This opinion will be unpublished and

may not be cited except as provided by

Minn. Stat. § 480A.08, subd. 3 (1996).




Sylvia Tengvall,



The Stuart Corporation,


Filed July 1, 1997


Short, Judge

Ramsey County District Court

File No. C8959500

Neut L. Strandemo, DeAnne L. Dulas, Strandemo & Sheridan, P.A., 2125 Upper 55th Street East, Inver Grove Heights, MN 55077 (for respondent)

Eric A. Nerness, Lind, Jensen & Sullivan, P.A., 1700 Fifth Street Towers, 150 South Fifth Street, Minneapolis, MN 55402 (for appellant)

Considered and decided by Short, Presiding Judge, Klaphake, Judge, and Schultz, Judge.[*]


SHORT, Judge

After suffering extensive hip injuries from a fall in the parking lot of an apartment complex managed by The Stuart Corporation (corporation), Sylvia Tengvall brought suit against the corporation, alleging it was negligent in failing to properly light and mark the parking lot's concrete berms. At the conclusion of trial, the jury found Tengvall 25% negligent, the corporation 40% negligent, and Tengvall's daughter, a nonparty to the action, 35% negligent. Pursuant to the comparative fault statute, Minn. Stat. § 604.01, the trial court ordered the corporation to pay $57,266.45, an amount equal to the full amount of damages awarded, less Tengvall's percentage of fault.

The corporation moved for judgment notwithstanding the verdict, or, in the alternative, a new trial. In denying the motion, the trial court concluded: (1) Tengvall had carried her burden of proof as to whether the corporation, as manager, was a "possessor" of the property for premises liability purposes; (2) no expert testimony was necessary to explain the standard of care owed by the corporation; (3) no expert testimony was necessary for the jury to decide damages for future pain and suffering; and (4) it was proper to include Tengvall's daughter, as a nonparty, on the special verdict form. On appeal, the corporation argues the trial court abused its discretion in denying the motion. We affirm.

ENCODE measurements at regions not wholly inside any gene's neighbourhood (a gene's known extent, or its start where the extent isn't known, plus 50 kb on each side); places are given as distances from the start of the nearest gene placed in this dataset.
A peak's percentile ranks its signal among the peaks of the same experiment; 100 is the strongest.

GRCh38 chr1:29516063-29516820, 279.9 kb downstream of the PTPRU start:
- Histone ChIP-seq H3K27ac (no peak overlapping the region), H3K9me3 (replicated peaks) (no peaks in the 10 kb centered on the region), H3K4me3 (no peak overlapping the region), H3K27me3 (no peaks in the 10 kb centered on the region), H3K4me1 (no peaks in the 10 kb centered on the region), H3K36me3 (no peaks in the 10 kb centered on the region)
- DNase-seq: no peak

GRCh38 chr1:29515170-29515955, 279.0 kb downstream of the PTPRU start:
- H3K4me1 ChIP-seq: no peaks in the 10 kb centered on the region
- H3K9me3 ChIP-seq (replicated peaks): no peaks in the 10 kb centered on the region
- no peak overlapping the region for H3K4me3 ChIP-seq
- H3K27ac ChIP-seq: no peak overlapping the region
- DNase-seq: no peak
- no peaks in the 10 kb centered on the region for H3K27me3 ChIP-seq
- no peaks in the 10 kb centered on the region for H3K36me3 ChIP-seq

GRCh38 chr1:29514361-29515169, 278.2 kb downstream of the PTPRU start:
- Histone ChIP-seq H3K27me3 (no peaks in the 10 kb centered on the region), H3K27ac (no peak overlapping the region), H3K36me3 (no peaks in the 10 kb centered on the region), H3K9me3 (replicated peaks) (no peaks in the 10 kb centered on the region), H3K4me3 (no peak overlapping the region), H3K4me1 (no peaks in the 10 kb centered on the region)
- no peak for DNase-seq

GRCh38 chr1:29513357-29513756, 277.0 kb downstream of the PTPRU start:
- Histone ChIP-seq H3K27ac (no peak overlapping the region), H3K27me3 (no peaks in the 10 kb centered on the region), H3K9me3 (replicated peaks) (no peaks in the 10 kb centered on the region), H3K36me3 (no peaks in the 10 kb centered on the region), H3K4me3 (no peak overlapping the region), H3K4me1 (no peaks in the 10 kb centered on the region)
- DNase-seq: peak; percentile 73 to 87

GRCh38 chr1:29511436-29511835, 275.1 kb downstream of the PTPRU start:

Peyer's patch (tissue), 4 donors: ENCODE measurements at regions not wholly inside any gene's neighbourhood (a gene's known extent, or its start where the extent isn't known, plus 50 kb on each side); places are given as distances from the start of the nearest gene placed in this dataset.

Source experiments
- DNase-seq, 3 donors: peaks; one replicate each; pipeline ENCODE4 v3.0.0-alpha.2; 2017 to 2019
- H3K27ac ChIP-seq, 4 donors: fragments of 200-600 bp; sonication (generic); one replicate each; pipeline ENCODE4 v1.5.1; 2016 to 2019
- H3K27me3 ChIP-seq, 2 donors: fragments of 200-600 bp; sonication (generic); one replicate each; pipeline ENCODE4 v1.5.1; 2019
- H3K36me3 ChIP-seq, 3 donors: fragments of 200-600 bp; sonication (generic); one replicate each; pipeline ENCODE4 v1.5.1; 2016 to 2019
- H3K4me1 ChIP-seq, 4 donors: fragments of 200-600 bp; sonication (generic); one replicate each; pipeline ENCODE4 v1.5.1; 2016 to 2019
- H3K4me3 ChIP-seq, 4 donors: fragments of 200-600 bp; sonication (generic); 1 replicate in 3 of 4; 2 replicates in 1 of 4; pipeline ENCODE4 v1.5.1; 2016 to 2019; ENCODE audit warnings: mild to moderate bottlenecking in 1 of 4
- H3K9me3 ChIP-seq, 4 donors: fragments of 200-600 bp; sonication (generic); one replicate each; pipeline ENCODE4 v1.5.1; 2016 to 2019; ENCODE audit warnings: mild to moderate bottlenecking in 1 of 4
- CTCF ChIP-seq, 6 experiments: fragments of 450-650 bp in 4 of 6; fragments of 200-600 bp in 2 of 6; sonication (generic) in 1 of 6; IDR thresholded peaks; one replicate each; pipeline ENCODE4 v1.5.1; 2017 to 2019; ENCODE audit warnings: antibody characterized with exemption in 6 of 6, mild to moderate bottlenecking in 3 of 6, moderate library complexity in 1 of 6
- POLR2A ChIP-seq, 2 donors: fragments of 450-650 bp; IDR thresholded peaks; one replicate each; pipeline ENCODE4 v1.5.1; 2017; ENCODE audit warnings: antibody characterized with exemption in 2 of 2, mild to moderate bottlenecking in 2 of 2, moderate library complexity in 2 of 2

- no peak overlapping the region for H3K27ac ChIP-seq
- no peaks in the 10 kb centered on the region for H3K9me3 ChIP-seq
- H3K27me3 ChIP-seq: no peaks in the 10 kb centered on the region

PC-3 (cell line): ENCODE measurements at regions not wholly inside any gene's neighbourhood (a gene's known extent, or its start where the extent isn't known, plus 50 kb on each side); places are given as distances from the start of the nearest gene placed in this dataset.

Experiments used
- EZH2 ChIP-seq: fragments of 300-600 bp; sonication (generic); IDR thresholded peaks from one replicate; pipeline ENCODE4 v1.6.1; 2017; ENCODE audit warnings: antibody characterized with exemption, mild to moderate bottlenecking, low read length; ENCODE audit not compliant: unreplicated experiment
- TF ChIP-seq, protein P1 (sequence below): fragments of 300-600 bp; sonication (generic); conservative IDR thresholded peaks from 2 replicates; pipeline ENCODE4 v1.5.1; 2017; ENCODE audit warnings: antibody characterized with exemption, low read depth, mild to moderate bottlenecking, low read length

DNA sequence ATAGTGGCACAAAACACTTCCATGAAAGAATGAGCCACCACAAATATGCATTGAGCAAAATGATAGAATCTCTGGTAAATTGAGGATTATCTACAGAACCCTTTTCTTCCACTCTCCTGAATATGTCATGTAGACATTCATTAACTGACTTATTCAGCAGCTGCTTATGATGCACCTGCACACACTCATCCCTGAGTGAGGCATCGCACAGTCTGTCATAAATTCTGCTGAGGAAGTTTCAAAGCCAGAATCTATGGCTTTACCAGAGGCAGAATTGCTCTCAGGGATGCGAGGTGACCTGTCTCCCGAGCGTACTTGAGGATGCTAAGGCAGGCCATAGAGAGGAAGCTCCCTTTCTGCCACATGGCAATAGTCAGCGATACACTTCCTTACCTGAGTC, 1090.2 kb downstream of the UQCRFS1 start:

On appeal from a trial court's denial of judgment notwithstanding the verdict, this court must affirm if there is any competent evidence reasonably tending to support the verdict. Rettman v. City of Litchfield, 354 N.W.2d 426, 429 (Minn. 1984). The granting of a new trial rests largely within the discretion of the trial court, and reversal of such a decision is warranted only for a clear abuse of discretion. Jack Frost, Inc. v. Engineered Bldg. Components Co., 304 N.W.2d 346, 352 (Minn. 1981). The corporation argues the trial court abused its discretion in refusing to grant a new trial because Tengvall failed to produce sufficient evidence to prove the corporation was a possessor of the property for purposes of premises liability. See Hudson v. Snyder Body, Inc., 326 N.W.2d 149, 157 (Minn. 1982) (requiring that plaintiff in negligence action prove, as element of claim, existence of duty on part of defendant); Dishington v. A.W. Kuettel & Sons, Inc., 255 Minn. 325, 330, 96 N.W.2d 684, 688 (1959) (noting that one in control of premises is under same duty as owner or possessor to maintain premises in safe condition); see also Restatement (Second) of Torts § 328E, cmt. a (1965) (providing fact-based approach for determination of possessor status). We disagree. Although Tengvall produced only one witness who stated she "believed" the corporation was the manager of the apartment complex, the corporation failed to rebut this testimony. Viewing the evidence in the light most favorable to Tengvall, the jury was entitled to draw reasonable inferences from the testimony and conclude that the corporation managed both the apartment complex and the adjacent parking lot, and was in control of the properties.